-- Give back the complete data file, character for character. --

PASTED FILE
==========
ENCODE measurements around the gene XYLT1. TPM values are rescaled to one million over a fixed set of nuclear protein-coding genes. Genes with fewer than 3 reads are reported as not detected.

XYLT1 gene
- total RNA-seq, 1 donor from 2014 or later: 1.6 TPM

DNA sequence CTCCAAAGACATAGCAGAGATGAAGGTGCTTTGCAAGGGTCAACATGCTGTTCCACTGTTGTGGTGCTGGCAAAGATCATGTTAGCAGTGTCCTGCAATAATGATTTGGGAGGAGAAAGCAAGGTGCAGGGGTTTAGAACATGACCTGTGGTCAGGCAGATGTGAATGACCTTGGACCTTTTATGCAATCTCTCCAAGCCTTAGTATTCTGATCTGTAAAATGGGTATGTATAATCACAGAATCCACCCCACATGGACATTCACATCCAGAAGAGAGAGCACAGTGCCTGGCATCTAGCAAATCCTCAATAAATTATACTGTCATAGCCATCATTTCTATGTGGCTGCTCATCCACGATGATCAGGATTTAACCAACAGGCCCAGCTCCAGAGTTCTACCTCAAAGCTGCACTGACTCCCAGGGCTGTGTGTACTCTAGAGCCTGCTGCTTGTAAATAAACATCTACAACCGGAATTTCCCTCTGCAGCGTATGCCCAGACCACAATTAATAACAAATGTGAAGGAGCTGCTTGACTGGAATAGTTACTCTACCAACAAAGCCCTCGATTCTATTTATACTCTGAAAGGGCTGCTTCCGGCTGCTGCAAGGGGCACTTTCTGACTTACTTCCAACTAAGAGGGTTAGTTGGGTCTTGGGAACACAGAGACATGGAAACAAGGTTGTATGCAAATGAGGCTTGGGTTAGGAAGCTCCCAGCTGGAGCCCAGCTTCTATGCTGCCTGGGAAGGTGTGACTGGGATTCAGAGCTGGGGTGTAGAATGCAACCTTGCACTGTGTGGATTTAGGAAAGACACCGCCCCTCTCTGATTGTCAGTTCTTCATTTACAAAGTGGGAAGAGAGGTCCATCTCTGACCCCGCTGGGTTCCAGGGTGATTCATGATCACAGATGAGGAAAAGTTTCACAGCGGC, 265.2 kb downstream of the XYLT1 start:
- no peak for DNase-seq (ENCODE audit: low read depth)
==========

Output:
ENCODE measurements around the gene XYLT1. TPM values are rescaled to one million over a fixed set of nuclear protein-coding genes. Genes with fewer than 3 reads are reported as not detected.

XYLT1 gene
- total RNA-seq, 1 donor from 2014 or later: 1.6 TPM

DNA sequence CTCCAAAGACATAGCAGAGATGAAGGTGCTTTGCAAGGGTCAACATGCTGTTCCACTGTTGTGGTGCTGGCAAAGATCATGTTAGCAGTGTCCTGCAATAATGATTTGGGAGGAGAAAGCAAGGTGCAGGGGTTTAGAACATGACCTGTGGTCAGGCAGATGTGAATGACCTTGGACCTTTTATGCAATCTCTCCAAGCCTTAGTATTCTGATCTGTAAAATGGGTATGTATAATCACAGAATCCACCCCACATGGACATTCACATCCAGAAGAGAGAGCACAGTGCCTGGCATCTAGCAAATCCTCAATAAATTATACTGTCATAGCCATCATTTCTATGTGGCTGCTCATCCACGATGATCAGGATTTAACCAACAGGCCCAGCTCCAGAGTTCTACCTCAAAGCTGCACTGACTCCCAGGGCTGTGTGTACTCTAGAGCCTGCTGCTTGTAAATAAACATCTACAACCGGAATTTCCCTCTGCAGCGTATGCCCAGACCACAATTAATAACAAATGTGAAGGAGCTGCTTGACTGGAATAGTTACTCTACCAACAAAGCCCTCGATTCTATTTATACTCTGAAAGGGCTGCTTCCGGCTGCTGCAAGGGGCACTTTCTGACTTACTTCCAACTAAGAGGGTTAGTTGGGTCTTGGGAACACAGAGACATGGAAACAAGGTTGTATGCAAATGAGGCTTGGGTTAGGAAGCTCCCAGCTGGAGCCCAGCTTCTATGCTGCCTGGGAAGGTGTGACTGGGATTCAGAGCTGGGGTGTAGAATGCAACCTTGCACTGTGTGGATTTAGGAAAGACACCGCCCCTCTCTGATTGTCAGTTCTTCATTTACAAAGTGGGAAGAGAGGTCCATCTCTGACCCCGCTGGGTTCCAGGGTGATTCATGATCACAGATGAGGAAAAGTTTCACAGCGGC, 265.2 kb downstream of the XYLT1 start:
- no peak for DNase-seq (ENCODE audit: low read depth)